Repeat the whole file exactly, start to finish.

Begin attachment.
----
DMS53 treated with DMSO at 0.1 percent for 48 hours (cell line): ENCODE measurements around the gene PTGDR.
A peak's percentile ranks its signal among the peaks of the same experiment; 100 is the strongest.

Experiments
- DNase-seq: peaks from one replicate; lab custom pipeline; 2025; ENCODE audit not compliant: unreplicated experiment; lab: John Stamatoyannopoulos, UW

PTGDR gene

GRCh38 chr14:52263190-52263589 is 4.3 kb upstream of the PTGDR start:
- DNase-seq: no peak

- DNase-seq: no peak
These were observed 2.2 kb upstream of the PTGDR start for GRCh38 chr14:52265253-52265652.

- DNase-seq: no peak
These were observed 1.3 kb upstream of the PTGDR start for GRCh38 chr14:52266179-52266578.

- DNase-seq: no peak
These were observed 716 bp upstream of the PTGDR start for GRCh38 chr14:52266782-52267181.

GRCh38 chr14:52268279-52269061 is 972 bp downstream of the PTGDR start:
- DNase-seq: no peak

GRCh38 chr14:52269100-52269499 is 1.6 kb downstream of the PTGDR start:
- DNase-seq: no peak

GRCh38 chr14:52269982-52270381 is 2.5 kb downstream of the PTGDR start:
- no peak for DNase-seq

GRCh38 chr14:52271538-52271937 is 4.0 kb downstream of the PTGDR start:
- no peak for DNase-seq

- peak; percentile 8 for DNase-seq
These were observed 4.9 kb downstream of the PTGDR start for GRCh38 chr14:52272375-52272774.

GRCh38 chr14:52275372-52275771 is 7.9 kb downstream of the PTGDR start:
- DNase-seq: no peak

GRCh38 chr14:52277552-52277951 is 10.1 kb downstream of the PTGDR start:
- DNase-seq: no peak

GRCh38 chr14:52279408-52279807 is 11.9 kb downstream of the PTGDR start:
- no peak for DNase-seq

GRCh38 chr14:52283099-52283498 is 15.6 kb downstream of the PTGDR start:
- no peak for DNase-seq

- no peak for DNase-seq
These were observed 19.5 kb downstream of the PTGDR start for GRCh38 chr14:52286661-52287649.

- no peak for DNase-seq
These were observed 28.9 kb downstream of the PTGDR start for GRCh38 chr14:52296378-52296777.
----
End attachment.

DMS53 treated with DMSO at 0.1 percent for 48 hours (cell line): ENCODE measurements around the gene PTGDR.
A peak's percentile ranks its signal among the peaks of the same experiment; 100 is the strongest.

Experiments
- DNase-seq: peaks from one replicate; lab custom pipeline; 2025; ENCODE audit not compliant: unreplicated experiment; lab: John Stamatoyannopoulos, UW

PTGDR gene

GRCh38 chr14:52263190-52263589 is 4.3 kb upstream of the PTGDR start:
- DNase-seq: no peak

- DNase-seq: no peak
These were observed 2.2 kb upstream of the PTGDR start for GRCh38 chr14:52265253-52265652.

- DNase-seq: no peak
These were observed 1.3 kb upstream of the PTGDR start for GRCh38 chr14:52266179-52266578.

- DNase-seq: no peak
These were observed 716 bp upstream of the PTGDR start for GRCh38 chr14:52266782-52267181.

GRCh38 chr14:52268279-52269061 is 972 bp downstream of the PTGDR start:
- DNase-seq: no peak

GRCh38 chr14:52269100-52269499 is 1.6 kb downstream of the PTGDR start:
- DNase-seq: no peak

GRCh38 chr14:52269982-52270381 is 2.5 kb downstream of the PTGDR start:
- no peak for DNase-seq

GRCh38 chr14:52271538-52271937 is 4.0 kb downstream of the PTGDR start:
- no peak for DNase-seq

- peak; percentile 8 for DNase-seq
These were observed 4.9 kb downstream of the PTGDR start for GRCh38 chr14:52272375-52272774.

GRCh38 chr14:52275372-52275771 is 7.9 kb downstream of the PTGDR start:
- DNase-seq: no peak

GRCh38 chr14:52277552-52277951 is 10.1 kb downstream of the PTGDR start:
- DNase-seq: no peak

GRCh38 chr14:52279408-52279807 is 11.9 kb downstream of the PTGDR start:
- no peak for DNase-seq

GRCh38 chr14:52283099-52283498 is 15.6 kb downstream of the PTGDR start:
- no peak for DNase-seq

- no peak for DNase-seq
These were observed 19.5 kb downstream of the PTGDR start for GRCh38 chr14:52286661-52287649.

- no peak for DNase-seq
These were observed 28.9 kb downstream of the PTGDR start for GRCh38 chr14:52296378-52296777.